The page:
An introduction to the characteristic features and functioning of non-common law legal systems, with emphasis on the civil law tradition. This course seeks to provide American lawyers with a basic framework for understanding foreign legal systems.

Comparative Constitutional Law

This seminar will explore selected topics in comparative constitutional law through readings of both scholarly articles and major foreign cases (in translation). The focus of the readings will be on non-U.S. systems, but throughout the course we will use the U.S. as a primary point of comparison. Topics will include: comparative federalism and separation of powers, appropriateness and methodologies for enforcing socio-economic rights in different contexts, and the links between domestic and international legal systems.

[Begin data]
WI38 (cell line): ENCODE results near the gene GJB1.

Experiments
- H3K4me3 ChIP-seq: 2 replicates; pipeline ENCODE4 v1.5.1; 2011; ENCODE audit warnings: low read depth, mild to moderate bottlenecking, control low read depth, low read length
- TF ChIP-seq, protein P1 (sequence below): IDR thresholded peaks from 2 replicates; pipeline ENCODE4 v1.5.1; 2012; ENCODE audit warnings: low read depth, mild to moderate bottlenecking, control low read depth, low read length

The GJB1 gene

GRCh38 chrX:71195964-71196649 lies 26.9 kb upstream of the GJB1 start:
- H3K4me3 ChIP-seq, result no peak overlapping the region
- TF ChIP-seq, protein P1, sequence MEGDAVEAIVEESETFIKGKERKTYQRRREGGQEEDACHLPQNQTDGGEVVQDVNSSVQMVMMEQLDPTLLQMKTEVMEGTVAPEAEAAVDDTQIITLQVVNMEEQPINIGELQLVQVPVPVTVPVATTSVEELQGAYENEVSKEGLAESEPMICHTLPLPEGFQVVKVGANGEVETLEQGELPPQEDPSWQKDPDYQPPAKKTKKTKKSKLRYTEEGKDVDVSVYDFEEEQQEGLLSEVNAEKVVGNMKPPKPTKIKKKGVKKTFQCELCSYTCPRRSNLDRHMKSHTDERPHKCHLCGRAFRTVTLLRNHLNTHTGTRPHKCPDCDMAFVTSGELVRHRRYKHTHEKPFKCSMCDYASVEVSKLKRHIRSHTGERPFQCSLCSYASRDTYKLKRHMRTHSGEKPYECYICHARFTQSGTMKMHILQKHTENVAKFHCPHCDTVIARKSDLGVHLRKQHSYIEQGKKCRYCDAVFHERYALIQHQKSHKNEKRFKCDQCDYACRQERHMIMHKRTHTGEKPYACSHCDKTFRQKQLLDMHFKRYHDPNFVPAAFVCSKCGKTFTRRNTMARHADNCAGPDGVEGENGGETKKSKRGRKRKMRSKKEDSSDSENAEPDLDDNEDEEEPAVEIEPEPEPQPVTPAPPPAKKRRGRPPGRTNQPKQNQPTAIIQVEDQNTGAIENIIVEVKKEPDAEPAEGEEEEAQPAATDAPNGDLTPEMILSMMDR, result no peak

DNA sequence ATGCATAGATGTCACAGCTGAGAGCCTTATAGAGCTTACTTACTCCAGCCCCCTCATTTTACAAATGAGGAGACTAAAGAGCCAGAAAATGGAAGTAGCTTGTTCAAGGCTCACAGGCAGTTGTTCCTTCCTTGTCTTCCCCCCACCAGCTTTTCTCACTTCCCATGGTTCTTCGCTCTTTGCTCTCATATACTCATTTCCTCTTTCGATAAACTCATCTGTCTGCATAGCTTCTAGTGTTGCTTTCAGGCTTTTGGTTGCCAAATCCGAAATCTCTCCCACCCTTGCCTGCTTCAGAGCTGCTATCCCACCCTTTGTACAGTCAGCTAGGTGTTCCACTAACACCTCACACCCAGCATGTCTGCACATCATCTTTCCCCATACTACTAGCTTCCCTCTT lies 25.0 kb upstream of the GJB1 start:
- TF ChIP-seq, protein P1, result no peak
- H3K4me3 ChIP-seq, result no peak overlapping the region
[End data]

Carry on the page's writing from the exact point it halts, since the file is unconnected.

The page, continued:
English Legal History (Oxford)
Discusses the initial courts; the emergence of the dominant royal courts, King's Bench and Common Pleas; the writ system and development of the pleading forms and the methods of proof used in trials. Considers tenures, the principal Real Actions for the recovery of land at Common Law and selected writs. Culminates in a consideration of the doctrine of estates. Briefly surveys future interests, perpetuities and the rise of uses and trusts.

European Union Law (Oxford)
An examination of the basic institutional and constitutional framework of the European Union and the fundamental legal principles that structure the internal market and the Union's external relations. The Union is studied comparatively as a legal system, as a fundamental modern legal development, and as the leading example of regional economic integration.

Foreign Relations Law